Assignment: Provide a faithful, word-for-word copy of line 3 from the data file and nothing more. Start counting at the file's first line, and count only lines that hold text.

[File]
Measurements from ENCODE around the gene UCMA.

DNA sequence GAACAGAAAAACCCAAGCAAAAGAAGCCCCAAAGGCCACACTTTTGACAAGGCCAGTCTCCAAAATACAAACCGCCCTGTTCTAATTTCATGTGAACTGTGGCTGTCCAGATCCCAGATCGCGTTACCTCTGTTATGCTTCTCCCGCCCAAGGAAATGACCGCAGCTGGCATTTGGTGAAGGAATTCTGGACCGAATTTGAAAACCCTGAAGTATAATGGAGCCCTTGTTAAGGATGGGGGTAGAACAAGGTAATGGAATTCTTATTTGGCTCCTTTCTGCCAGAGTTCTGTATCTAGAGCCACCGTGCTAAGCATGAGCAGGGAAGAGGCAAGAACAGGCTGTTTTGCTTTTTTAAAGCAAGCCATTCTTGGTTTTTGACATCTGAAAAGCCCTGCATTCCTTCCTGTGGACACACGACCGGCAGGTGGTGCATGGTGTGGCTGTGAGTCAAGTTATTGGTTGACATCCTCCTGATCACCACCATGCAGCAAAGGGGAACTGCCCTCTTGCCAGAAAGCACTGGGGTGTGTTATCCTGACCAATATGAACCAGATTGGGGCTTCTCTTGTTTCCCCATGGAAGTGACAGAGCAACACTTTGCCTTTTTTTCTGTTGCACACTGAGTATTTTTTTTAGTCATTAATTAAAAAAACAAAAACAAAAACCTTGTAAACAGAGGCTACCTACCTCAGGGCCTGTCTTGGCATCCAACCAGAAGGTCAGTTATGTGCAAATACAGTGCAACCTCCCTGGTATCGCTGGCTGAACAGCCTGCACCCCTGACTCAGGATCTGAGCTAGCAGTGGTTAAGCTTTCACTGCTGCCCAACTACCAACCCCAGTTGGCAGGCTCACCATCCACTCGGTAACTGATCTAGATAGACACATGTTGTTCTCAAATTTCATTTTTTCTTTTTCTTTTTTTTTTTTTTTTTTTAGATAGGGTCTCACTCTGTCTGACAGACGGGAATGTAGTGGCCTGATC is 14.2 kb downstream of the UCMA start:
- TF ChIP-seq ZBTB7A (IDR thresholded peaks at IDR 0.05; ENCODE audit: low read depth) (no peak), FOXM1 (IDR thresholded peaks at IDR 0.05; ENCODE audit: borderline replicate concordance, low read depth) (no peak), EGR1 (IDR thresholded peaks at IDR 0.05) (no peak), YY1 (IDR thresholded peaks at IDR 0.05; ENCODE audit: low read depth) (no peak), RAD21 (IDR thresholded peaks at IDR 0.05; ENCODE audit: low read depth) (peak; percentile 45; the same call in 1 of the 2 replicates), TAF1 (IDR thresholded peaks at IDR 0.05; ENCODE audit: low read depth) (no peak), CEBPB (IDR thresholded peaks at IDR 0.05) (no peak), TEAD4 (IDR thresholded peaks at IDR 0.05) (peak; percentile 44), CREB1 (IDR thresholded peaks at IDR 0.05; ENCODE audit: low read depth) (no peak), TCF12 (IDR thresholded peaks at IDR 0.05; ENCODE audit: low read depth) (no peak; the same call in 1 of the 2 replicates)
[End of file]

- TF ChIP-seq ZBTB7A (IDR thresholded peaks at IDR 0.05; ENCODE audit: low read depth) (no peak), FOXM1 (IDR thresholded peaks at IDR 0.05; ENCODE audit: borderline replicate concordance, low read depth) (no peak), EGR1 (IDR thresholded peaks at IDR 0.05) (no peak), YY1 (IDR thresholded peaks at IDR 0.05; ENCODE audit: low read depth) (no peak), RAD21 (IDR thresholded peaks at IDR 0.05; ENCODE audit: low read depth) (peak; percentile 45; the same call in 1 of the 2 replicates), TAF1 (IDR thresholded peaks at IDR 0.05; ENCODE audit: low read depth) (no peak), CEBPB (IDR thresholded peaks at IDR 0.05) (no peak), TEAD4 (IDR thresholded peaks at IDR 0.05) (peak; percentile 44), CREB1 (IDR thresholded peaks at IDR 0.05; ENCODE audit: low read depth) (no peak), TCF12 (IDR thresholded peaks at IDR 0.05; ENCODE audit: low read depth) (no peak; the same call in 1 of the 2 replicates)